Trevor: And unfortunately, there's going to be lots of people like Peg City Hippie who are otherwise young, healthy people, yet kind of in the prime of their lives, prime of their their employment, prime of their salary making years who could be waylaid for weeks to months to honestly, we probably don't know how long this might go, and some people say, well, it's going to be a significant burden to society.
Kirk: Well, and this is what you I mean off mic, a couple minutes ago, you said that it really isn't a public health issue. It's more of a of a chronic condition. But yet, you know, chronic conditions, if people are if people aren't viable and they can't contribute, it becomes a public health issue for wages and, you know, min-income and all those issues. So, once again, I think I think we learned from our listeners. And I want to thank Brittany for for allowing us to tell her story. I hope she's happy with how we presented it and I wish her all the luck in the world and she and we'll have to catch up with her in in in episode 200, I guess.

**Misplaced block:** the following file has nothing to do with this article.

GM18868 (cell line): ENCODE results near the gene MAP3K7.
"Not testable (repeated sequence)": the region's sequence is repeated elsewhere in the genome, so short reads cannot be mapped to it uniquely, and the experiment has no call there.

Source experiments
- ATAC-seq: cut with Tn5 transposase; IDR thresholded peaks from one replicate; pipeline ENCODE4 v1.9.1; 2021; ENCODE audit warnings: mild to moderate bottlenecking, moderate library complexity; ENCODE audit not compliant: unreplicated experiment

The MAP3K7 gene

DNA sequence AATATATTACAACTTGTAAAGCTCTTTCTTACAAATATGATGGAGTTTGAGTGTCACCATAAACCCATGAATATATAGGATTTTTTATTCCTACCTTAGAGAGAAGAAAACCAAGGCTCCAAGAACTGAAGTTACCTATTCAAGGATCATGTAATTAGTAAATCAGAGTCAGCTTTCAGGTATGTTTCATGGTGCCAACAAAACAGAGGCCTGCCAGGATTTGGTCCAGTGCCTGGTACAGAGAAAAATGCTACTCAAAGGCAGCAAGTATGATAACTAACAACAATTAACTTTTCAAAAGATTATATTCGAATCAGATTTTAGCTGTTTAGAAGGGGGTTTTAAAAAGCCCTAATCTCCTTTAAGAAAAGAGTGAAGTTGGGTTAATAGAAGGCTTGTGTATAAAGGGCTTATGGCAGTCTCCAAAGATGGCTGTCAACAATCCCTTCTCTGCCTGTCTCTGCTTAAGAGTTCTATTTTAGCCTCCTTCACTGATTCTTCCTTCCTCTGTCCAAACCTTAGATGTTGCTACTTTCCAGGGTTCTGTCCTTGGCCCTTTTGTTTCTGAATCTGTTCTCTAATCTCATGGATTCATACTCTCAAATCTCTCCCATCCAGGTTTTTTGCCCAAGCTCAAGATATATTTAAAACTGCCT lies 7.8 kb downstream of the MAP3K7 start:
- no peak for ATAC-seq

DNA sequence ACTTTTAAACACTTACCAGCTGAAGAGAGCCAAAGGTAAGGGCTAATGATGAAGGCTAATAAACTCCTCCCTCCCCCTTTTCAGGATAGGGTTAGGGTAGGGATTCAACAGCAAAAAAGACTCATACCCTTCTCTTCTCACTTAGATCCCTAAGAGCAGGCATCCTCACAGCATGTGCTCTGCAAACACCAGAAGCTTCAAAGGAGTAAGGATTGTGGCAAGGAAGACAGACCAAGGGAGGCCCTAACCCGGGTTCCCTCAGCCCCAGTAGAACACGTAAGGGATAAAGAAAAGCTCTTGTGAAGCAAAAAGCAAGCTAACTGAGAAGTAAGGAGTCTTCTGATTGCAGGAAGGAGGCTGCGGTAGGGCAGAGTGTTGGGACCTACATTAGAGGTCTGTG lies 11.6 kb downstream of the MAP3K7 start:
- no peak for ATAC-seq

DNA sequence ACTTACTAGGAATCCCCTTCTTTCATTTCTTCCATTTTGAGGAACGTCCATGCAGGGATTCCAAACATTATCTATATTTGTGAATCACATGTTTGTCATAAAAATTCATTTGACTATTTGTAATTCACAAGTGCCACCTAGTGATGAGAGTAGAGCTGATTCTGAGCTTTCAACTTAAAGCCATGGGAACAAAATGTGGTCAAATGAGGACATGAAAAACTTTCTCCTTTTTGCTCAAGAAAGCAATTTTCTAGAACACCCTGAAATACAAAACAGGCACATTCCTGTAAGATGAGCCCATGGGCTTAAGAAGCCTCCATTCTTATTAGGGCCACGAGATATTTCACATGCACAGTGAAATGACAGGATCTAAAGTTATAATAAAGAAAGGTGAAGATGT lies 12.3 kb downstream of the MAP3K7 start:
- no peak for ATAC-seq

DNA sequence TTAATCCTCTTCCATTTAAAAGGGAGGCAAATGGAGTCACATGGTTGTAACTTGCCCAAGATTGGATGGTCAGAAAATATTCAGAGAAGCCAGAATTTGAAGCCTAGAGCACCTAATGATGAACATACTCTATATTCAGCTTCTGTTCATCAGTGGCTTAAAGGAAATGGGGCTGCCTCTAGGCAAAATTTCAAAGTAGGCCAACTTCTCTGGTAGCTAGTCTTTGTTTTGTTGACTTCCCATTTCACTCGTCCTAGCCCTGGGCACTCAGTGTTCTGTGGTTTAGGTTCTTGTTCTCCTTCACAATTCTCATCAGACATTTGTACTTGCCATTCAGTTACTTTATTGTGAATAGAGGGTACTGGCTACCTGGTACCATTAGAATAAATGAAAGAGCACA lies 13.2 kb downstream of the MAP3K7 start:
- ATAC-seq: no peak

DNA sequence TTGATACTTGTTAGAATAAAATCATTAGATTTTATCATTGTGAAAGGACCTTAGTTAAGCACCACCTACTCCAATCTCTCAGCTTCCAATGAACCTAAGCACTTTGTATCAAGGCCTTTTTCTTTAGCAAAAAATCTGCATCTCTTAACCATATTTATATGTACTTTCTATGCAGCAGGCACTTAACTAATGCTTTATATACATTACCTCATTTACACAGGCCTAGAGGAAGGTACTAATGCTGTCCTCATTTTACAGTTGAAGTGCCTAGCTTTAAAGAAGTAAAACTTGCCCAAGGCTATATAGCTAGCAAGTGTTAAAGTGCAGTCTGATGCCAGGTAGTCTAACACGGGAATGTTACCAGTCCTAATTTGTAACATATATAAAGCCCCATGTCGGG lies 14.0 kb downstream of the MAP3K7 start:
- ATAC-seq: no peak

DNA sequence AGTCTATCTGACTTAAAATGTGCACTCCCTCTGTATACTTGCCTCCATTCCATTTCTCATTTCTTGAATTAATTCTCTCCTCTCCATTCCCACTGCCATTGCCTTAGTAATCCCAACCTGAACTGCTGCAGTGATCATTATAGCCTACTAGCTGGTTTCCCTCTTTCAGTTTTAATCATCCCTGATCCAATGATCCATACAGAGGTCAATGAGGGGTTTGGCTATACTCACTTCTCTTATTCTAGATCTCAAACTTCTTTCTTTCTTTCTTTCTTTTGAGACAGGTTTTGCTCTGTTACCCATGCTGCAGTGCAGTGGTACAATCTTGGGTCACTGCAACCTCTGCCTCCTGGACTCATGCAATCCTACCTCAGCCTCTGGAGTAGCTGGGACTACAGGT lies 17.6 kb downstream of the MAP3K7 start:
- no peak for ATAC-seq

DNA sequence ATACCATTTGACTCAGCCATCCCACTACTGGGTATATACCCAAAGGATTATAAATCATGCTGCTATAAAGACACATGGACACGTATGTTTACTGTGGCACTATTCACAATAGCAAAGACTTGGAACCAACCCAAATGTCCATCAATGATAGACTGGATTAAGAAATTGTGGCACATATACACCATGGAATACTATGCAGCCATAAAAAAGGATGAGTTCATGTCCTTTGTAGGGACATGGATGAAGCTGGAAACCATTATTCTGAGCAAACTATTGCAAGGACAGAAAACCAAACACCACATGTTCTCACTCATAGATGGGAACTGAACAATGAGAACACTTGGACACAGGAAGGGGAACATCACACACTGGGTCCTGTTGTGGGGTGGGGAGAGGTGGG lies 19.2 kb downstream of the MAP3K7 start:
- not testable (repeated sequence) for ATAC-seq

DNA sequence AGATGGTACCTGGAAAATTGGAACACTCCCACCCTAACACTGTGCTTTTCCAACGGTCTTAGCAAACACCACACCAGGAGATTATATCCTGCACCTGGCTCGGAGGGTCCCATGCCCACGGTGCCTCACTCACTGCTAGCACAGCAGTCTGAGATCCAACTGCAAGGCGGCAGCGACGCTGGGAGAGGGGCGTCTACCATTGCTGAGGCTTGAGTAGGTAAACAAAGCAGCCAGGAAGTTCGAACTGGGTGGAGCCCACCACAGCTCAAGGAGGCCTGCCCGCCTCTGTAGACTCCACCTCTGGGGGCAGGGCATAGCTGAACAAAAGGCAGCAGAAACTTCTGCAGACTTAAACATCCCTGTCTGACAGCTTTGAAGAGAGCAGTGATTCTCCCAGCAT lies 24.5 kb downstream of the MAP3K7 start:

Kirk: I'm Kirk Nyquist. I'm the nurse at Reefer Madness, the pod I cover.
Trevor: Trevor Shewfelt I'm the pharmacist. Thanks for listening. Come back. We've got lots more great stuff coming
Rene: Right on, guys. That was another good one. It's Rene here back at the studio. And as we usually do, we play a song at the end, sometimes requested by our guest. And Brittany had suggested that she would mind hearing something by J.D. Edwards. So, the song we're going to play is Back to You and Reefer MEDness - The Podcast would like to recognize that we are recorded on Treaty two land just as a point of note. And all right. Here we go.
Kirk: Thank you very much. Any final words?
Brittany: Thank you for spreading information on this. Any like even. That's all. That's the whole reason I'm doing this, and it makes it worth it to share my story.